“I got a text from a number I didn’t know. It was this person, and he was like, ‘Can we clear the air? Can I see you?’” MICVH recalls. “I said, ‘No, the air is clear on my end.’ That was one more thing he couldn’t have control over.”
That exchange served as the inspiration behind “Don’t.” On the surface, the song sounds like one of the EP’s lighter, sassier moments. To MICVH, however, it serves as a freeing release of the trauma from her experience in Thailand, so that she may continue to do the things she enjoys most.
“I don’t want to see it as this ugly experience. I want to take that back,” MICVH states. “I love surfing, I love hiking and climbing mountains. That’s all the beautiful stuff I want to put in this song.”
Since writing “Don’t,” MICVH has once again found comfort in traveling, after spending an empowering month on a solo excursion to the Dominican Republic. All the while, she bravely chooses to reflect on her experience in Thailand to provide perspective and support to those who have encountered similar situations in their lives.
“I would want anyone else dealing with that to realize that the number of people who are dealing with this is much higher than you realize,” MICVH said. “People are very quick to say, ‘Why wouldn’t you say anything?’ What am I supposed to say that makes a difference? Because, it often doesn’t.”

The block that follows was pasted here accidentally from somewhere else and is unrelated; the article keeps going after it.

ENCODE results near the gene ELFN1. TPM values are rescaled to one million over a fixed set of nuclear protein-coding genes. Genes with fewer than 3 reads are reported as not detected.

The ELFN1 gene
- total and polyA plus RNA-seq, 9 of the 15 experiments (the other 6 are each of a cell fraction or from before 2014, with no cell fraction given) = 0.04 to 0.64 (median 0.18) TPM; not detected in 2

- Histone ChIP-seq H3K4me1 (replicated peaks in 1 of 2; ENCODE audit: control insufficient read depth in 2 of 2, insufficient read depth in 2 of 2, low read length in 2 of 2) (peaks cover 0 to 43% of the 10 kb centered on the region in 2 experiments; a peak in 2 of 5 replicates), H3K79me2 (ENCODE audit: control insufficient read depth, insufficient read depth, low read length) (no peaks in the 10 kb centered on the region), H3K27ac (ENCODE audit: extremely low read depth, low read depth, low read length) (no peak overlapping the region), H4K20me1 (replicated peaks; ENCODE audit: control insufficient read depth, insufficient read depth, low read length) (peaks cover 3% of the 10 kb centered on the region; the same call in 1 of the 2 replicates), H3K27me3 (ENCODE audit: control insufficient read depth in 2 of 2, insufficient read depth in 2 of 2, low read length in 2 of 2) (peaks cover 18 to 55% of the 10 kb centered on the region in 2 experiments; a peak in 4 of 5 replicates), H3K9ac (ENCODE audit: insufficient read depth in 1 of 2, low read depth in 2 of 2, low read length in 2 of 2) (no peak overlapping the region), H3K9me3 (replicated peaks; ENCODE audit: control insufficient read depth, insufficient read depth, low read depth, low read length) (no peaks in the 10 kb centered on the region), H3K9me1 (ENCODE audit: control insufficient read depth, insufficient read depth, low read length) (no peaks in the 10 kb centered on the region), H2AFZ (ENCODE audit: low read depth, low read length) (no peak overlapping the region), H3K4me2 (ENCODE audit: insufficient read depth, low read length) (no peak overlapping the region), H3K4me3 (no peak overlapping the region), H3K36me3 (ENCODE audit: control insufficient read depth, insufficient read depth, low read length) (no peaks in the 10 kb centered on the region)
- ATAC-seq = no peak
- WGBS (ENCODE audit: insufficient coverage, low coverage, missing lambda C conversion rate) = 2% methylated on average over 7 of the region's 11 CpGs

“Me being angry and trying to exact revenge doesn’t change what happened,” she continues. “The best thing I can do that I’ve found is to free myself of it and say, ‘I’m fine.’”
“It’s been very beautiful…”
“I don’t want my life to sound like it’s been a series of unfortunate events, because it hasn’t,” MICVH notes. “It’s been very beautiful. In between the hard things, like death and traumas, I’ve seen beautiful places in the world, and have had wonderful moments with beautiful people.”
The notion that life is the sum of all parts is paramount to “Copper and Wine,” the lead single from Singularity and a reminder that each of us, through our individual battles, is finding our own way, at our pace.